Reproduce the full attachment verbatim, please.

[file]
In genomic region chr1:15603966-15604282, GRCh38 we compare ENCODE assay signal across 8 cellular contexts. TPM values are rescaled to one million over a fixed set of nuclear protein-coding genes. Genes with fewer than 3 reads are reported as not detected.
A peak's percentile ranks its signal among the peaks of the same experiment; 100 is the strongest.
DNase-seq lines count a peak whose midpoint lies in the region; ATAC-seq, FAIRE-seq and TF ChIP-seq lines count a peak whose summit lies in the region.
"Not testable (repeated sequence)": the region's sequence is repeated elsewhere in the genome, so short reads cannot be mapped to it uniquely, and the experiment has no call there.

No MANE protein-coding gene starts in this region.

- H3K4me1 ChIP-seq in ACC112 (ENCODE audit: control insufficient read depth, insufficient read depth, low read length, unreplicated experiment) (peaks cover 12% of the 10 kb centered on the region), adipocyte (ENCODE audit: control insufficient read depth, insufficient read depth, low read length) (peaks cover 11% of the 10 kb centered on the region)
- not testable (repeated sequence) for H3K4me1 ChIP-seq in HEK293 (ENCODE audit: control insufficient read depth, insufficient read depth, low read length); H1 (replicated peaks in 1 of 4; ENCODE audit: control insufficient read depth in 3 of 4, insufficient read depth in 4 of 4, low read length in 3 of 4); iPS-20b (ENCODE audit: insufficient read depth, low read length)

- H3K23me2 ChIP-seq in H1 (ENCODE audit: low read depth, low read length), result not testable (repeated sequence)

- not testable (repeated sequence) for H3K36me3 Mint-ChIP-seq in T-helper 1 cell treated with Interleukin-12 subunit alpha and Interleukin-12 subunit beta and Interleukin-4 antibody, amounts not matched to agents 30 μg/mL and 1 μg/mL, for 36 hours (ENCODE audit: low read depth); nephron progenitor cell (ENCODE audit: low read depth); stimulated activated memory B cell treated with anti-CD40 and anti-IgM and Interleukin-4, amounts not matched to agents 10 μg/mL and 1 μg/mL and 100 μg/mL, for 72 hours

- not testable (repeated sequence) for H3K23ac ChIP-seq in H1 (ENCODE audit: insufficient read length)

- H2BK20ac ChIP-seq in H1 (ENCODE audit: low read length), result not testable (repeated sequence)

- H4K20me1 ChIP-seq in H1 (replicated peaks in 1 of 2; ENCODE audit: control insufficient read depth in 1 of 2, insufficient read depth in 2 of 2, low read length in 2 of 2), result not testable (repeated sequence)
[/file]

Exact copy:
In genomic region chr1:15603966-15604282, GRCh38 we compare ENCODE assay signal across 8 cellular contexts. TPM values are rescaled to one million over a fixed set of nuclear protein-coding genes. Genes with fewer than 3 reads are reported as not detected.
A peak's percentile ranks its signal among the peaks of the same experiment; 100 is the strongest.
DNase-seq lines count a peak whose midpoint lies in the region; ATAC-seq, FAIRE-seq and TF ChIP-seq lines count a peak whose summit lies in the region.
"Not testable (repeated sequence)": the region's sequence is repeated elsewhere in the genome, so short reads cannot be mapped to it uniquely, and the experiment has no call there.

No MANE protein-coding gene starts in this region.

- H3K4me1 ChIP-seq in ACC112 (ENCODE audit: control insufficient read depth, insufficient read depth, low read length, unreplicated experiment) (peaks cover 12% of the 10 kb centered on the region), adipocyte (ENCODE audit: control insufficient read depth, insufficient read depth, low read length) (peaks cover 11% of the 10 kb centered on the region)
- not testable (repeated sequence) for H3K4me1 ChIP-seq in HEK293 (ENCODE audit: control insufficient read depth, insufficient read depth, low read length); H1 (replicated peaks in 1 of 4; ENCODE audit: control insufficient read depth in 3 of 4, insufficient read depth in 4 of 4, low read length in 3 of 4); iPS-20b (ENCODE audit: insufficient read depth, low read length)

- H3K23me2 ChIP-seq in H1 (ENCODE audit: low read depth, low read length), result not testable (repeated sequence)

- not testable (repeated sequence) for H3K36me3 Mint-ChIP-seq in T-helper 1 cell treated with Interleukin-12 subunit alpha and Interleukin-12 subunit beta and Interleukin-4 antibody, amounts not matched to agents 30 μg/mL and 1 μg/mL, for 36 hours (ENCODE audit: low read depth); nephron progenitor cell (ENCODE audit: low read depth); stimulated activated memory B cell treated with anti-CD40 and anti-IgM and Interleukin-4, amounts not matched to agents 10 μg/mL and 1 μg/mL and 100 μg/mL, for 72 hours

- not testable (repeated sequence) for H3K23ac ChIP-seq in H1 (ENCODE audit: insufficient read length)

- H2BK20ac ChIP-seq in H1 (ENCODE audit: low read length), result not testable (repeated sequence)

- H4K20me1 ChIP-seq in H1 (replicated peaks in 1 of 2; ENCODE audit: control insufficient read depth in 1 of 2, insufficient read depth in 2 of 2, low read length in 2 of 2), result not testable (repeated sequence)